Resistance knows that an amateur composer will never write his symphony because he is overly invested in his success and over-terrified of its failure. The amateur takes it so seriously it paralyzes him.

The more you love your art/calling/enterprise, the more important its accomplishment is to the evolution of your soul, the more you will fear it and the more Resistance you will experience facing it.

A professional is patient: Resistance outwits the amateur with the oldest trick in the book: It uses his own enthusiasm against him. Resistance gets us to plunge into a project with an overambitious and unrealistic timetable for its completion. It knows we can't sustain that level of intensity. We will hit the wall. We will crash.

The professional arms himself with patience, not only to give the stars time to align in his career, but to keep himself from flaming out in each individual work.

The professional will not tolerate disorder. He eliminates chaos from his world in order to banish it from his mind.

The amateur believes he must first overcome his fear; then he can do his work. The professional knows that fear can never be overcome. He knows that once he gets out into the action, his fear will recede and he'll be okay.

A professional accepts no excuses: He knows if he caves in today, no matter how plausible the pretext, he'll be twice as likely to cave in tomorrow.

A professional is prepared at a deeper level. He is prepared, each day, to confront his own self-sabotage.

The professional keeps his eye on the doughnut and not on the hole.

A professional self-validates: An amateur lets the negative opinion of others unman him. He takes external criticism to heart, allowing it to trump his own belief in himself and his work. Resistance loves this.

The professional learns to recognize envy-driven criticism and to take it for what it is: the supreme compliment. The critic hates most that which he would have done himself if he had the guts.

I like the idea of being Myself, Inc. That way I can wear two hats. I can hire myself and fire myself. It reinforces the idea of professionalism because it separates the artist-doing-the-work from the will-and-consciousness-running-the-show.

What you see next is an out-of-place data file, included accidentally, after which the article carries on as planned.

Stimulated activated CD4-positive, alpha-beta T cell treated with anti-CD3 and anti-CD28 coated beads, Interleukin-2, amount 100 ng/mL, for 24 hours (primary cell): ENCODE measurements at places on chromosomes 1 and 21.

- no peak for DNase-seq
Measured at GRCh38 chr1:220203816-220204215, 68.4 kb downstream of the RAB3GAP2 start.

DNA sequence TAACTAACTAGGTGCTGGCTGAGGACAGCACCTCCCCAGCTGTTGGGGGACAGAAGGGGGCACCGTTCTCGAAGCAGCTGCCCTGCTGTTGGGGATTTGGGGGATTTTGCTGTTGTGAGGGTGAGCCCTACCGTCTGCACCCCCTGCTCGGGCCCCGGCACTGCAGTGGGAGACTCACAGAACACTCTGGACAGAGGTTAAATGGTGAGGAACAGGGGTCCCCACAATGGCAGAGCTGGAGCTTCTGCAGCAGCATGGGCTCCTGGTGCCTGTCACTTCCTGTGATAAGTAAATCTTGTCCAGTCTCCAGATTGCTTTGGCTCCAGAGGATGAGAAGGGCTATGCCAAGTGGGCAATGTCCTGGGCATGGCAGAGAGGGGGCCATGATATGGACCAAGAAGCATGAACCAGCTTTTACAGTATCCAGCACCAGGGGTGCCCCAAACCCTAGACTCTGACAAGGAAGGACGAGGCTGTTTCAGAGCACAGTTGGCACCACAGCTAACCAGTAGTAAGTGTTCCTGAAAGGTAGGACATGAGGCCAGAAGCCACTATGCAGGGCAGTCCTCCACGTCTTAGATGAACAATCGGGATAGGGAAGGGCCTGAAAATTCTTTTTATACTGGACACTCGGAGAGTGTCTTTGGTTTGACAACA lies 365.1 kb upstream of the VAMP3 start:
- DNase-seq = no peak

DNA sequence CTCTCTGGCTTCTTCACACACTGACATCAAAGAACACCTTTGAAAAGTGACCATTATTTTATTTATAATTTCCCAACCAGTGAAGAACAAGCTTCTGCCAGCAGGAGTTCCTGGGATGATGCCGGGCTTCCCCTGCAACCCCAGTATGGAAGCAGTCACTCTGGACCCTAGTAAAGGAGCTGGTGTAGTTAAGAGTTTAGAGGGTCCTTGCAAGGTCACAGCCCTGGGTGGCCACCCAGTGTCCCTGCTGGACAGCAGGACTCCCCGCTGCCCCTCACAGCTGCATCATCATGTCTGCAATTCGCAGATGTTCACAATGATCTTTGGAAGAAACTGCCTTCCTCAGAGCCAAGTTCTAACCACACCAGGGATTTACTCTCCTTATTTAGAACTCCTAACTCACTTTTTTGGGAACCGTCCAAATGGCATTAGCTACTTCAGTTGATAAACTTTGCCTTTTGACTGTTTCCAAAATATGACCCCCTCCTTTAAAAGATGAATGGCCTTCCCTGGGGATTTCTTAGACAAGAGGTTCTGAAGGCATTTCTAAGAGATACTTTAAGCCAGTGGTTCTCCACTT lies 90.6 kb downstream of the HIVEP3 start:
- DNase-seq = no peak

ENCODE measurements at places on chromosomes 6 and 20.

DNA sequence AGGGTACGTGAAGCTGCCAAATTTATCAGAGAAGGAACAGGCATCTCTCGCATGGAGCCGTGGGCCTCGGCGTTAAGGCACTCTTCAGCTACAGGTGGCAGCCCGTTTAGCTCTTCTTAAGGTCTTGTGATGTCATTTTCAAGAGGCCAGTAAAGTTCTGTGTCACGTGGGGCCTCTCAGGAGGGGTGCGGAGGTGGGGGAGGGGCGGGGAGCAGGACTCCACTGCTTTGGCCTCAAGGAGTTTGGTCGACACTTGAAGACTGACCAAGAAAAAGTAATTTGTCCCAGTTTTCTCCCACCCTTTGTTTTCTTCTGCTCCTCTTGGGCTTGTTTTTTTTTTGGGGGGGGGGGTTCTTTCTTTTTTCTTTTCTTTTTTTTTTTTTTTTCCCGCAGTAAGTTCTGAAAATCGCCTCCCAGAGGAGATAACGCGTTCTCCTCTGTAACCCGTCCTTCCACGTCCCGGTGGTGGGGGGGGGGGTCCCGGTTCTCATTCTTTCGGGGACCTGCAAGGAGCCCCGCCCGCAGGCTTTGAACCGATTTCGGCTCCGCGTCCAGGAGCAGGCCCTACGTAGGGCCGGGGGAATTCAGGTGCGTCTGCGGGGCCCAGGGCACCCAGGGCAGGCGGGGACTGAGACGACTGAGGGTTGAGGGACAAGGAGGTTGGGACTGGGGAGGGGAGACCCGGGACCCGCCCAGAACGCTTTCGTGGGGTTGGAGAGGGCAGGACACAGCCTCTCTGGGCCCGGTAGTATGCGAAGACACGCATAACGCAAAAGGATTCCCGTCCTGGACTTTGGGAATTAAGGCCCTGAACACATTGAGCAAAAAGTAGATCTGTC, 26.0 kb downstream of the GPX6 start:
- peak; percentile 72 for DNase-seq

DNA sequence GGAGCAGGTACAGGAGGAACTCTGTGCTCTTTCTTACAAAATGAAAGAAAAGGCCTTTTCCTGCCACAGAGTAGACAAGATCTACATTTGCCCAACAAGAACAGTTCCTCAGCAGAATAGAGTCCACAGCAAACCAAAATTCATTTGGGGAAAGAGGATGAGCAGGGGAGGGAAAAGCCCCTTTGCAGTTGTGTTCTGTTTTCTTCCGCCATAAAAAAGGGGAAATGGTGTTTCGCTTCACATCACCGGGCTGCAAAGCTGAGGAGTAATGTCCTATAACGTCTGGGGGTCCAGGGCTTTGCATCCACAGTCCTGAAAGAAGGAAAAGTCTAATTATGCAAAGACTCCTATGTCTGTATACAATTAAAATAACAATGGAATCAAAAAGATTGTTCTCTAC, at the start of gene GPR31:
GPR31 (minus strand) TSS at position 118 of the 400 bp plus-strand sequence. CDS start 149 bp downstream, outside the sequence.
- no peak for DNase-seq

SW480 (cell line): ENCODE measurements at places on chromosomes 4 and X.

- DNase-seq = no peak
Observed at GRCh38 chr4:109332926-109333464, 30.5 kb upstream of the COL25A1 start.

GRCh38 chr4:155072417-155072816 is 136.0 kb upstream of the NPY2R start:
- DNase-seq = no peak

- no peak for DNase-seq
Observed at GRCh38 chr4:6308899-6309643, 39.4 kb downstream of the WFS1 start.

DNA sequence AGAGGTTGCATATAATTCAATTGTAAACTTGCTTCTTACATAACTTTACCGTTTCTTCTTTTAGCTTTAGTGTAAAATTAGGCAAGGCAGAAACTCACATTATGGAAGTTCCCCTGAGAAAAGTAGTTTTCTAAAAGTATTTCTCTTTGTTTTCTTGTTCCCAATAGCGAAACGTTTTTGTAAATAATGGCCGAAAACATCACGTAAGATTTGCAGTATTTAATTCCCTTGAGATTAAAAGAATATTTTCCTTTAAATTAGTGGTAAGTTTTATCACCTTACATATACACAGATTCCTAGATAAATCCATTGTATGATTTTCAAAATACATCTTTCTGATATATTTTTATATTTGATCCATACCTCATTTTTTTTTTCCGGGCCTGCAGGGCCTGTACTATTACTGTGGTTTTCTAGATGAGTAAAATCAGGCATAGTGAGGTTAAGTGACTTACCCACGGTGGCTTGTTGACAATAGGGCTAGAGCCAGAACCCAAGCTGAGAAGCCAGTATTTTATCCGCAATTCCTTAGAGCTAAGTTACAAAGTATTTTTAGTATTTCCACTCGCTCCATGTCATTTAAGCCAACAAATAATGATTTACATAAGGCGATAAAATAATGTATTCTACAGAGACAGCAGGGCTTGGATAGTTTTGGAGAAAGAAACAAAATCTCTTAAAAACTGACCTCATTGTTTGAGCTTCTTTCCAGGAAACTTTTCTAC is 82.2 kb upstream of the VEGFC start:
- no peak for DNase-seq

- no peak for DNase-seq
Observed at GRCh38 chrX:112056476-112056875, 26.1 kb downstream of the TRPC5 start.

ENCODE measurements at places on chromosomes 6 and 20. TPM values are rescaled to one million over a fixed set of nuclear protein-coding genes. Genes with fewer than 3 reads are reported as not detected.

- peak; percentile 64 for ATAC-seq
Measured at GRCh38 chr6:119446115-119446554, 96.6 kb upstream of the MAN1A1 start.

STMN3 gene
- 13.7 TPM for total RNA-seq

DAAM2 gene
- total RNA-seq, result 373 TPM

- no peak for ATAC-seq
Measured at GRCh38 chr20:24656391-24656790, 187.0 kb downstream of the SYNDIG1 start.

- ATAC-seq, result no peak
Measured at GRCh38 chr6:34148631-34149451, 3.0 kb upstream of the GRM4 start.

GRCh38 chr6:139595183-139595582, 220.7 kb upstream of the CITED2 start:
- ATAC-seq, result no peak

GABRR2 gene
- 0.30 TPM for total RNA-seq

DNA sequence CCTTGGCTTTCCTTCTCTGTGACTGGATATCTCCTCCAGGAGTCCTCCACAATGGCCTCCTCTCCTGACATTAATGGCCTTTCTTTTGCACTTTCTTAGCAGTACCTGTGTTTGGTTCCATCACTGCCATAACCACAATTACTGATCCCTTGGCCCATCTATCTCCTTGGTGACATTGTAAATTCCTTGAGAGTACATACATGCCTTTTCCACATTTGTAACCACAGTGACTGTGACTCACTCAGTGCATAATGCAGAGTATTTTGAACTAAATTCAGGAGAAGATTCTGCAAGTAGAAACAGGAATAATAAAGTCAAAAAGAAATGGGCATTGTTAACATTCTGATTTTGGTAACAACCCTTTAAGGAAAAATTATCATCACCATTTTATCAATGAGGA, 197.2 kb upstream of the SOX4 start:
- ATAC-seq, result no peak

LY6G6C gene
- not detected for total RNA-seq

There's no mystery to turning pro. It's a decision brought about by an act of will. We make up our mind to view ourselves as pros and we do it. Simple as that.

Book Three: Beyond Resistance - Higher Realm

The most important thing about art is to work. Nothing else matters except sitting down every day and trying. When we sit down and work, we become like a magnetized rod that attracts iron filings. Ideas come. Insights accrete.

The Mother of all Fears is so close to us that even when we verbalize it we don't believe it. Fear That We Will Succeed. That we can access the powers we secretly know we possess. We know that if we embrace our ideals, we must prove worthy of them. And that scares the hell out of us.

Yeah, we lose friends. But we find friends too, in places we never thought to look. And they're better friends, truer friends. And we're better and truer to them.

We can't be anything we want to be. We come into this world with a specific, personal destiny. We have a job to do, a calling to enact, a self to become. Our job in this lifetime is not to shape ourselves into some ideal we imagine we ought to be, but to find out who we already are and become it.

Creative work is not a selfish act or a bid for attention on the part of the actor. It's a gift to the world and every being in it. Don't cheat us of your contribution. Give us what you've got.